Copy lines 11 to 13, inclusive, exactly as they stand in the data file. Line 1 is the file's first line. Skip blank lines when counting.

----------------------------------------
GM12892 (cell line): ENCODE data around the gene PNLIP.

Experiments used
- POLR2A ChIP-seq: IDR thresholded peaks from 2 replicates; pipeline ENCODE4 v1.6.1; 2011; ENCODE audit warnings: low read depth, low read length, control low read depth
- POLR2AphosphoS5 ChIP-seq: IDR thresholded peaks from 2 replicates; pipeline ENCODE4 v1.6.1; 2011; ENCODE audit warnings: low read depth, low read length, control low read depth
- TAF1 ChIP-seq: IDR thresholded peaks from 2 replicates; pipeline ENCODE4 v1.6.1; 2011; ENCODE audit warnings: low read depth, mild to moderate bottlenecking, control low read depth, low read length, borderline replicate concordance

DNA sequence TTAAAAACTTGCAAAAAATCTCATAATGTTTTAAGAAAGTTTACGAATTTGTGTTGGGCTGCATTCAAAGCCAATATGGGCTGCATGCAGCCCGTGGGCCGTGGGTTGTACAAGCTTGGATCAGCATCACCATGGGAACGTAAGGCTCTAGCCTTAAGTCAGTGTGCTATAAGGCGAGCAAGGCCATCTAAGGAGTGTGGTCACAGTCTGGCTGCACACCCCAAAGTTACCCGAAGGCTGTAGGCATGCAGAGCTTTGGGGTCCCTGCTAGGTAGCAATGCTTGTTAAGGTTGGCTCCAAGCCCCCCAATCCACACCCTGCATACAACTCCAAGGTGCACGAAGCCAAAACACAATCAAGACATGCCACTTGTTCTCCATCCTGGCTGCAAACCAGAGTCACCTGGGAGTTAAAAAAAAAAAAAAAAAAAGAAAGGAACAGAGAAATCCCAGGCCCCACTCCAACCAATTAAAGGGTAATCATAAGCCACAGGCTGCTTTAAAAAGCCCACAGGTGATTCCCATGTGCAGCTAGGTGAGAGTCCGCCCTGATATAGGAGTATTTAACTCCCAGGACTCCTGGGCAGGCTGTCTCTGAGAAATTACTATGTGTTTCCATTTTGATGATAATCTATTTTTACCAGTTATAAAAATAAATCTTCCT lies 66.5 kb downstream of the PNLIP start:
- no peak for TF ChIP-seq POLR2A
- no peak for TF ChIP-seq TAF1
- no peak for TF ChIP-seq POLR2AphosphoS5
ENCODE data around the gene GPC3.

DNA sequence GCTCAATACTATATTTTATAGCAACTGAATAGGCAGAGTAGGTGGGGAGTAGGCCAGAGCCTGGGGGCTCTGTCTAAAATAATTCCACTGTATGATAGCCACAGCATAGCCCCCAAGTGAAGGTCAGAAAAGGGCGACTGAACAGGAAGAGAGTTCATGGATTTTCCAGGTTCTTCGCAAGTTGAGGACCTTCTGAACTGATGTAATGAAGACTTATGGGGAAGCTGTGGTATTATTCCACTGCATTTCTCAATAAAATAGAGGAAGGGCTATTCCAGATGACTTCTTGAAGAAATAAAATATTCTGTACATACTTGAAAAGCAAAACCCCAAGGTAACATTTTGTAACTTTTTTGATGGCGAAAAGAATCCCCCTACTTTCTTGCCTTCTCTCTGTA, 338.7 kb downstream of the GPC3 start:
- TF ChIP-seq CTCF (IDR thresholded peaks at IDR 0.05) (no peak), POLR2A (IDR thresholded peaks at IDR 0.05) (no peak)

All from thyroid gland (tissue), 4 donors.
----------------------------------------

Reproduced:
DNA sequence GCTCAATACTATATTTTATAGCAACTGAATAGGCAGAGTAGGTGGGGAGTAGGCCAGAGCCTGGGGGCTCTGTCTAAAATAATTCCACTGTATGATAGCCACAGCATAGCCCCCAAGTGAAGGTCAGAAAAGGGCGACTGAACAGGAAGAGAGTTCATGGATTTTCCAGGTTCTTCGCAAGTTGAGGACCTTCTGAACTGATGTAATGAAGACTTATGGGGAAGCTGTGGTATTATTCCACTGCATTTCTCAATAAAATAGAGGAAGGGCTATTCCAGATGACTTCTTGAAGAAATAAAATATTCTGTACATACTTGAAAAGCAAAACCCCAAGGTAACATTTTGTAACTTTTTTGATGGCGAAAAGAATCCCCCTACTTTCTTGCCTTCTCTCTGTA, 338.7 kb downstream of the GPC3 start:
- TF ChIP-seq CTCF (IDR thresholded peaks at IDR 0.05) (no peak), POLR2A (IDR thresholded peaks at IDR 0.05) (no peak)

All from thyroid gland (tissue), 4 donors.